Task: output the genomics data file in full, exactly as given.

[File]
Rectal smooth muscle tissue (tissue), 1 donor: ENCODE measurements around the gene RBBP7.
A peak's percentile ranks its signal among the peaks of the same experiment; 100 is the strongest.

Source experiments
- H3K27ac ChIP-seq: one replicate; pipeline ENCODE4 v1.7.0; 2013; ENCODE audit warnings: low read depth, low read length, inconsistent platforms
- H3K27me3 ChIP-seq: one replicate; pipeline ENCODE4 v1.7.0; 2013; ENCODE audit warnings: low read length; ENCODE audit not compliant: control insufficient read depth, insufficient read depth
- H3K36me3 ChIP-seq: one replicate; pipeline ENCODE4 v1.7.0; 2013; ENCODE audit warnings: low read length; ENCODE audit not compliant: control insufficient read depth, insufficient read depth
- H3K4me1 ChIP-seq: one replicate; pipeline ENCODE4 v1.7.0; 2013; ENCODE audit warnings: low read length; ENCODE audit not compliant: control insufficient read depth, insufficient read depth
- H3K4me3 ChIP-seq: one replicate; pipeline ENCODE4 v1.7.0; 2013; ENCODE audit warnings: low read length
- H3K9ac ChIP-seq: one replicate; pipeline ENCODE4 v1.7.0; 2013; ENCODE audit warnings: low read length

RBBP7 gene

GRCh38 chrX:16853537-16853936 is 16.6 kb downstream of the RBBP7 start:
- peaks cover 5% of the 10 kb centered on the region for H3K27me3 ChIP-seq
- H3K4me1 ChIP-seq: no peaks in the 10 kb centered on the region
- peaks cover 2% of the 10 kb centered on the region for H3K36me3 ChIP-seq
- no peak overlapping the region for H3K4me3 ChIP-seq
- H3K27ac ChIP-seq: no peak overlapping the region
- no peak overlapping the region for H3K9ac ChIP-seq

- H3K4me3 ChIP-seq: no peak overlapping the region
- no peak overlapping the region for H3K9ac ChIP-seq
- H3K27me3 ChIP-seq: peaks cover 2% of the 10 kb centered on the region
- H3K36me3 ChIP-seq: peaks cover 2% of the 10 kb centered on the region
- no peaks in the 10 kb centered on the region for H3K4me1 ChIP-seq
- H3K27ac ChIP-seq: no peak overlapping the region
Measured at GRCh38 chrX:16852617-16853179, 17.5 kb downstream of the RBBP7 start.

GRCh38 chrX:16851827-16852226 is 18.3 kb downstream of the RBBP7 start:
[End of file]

Rectal smooth muscle tissue (tissue), 1 donor: ENCODE measurements around the gene RBBP7.
A peak's percentile ranks its signal among the peaks of the same experiment; 100 is the strongest.

Source experiments
- H3K27ac ChIP-seq: one replicate; pipeline ENCODE4 v1.7.0; 2013; ENCODE audit warnings: low read depth, low read length, inconsistent platforms
- H3K27me3 ChIP-seq: one replicate; pipeline ENCODE4 v1.7.0; 2013; ENCODE audit warnings: low read length; ENCODE audit not compliant: control insufficient read depth, insufficient read depth
- H3K36me3 ChIP-seq: one replicate; pipeline ENCODE4 v1.7.0; 2013; ENCODE audit warnings: low read length; ENCODE audit not compliant: control insufficient read depth, insufficient read depth
- H3K4me1 ChIP-seq: one replicate; pipeline ENCODE4 v1.7.0; 2013; ENCODE audit warnings: low read length; ENCODE audit not compliant: control insufficient read depth, insufficient read depth
- H3K4me3 ChIP-seq: one replicate; pipeline ENCODE4 v1.7.0; 2013; ENCODE audit warnings: low read length
- H3K9ac ChIP-seq: one replicate; pipeline ENCODE4 v1.7.0; 2013; ENCODE audit warnings: low read length

RBBP7 gene

GRCh38 chrX:16853537-16853936 is 16.6 kb downstream of the RBBP7 start:
- peaks cover 5% of the 10 kb centered on the region for H3K27me3 ChIP-seq
- H3K4me1 ChIP-seq: no peaks in the 10 kb centered on the region
- peaks cover 2% of the 10 kb centered on the region for H3K36me3 ChIP-seq
- no peak overlapping the region for H3K4me3 ChIP-seq
- H3K27ac ChIP-seq: no peak overlapping the region
- no peak overlapping the region for H3K9ac ChIP-seq

- H3K4me3 ChIP-seq: no peak overlapping the region
- no peak overlapping the region for H3K9ac ChIP-seq
- H3K27me3 ChIP-seq: peaks cover 2% of the 10 kb centered on the region
- H3K36me3 ChIP-seq: peaks cover 2% of the 10 kb centered on the region
- no peaks in the 10 kb centered on the region for H3K4me1 ChIP-seq
- H3K27ac ChIP-seq: no peak overlapping the region
Measured at GRCh38 chrX:16852617-16853179, 17.5 kb downstream of the RBBP7 start.

GRCh38 chrX:16851827-16852226 is 18.3 kb downstream of the RBBP7 start: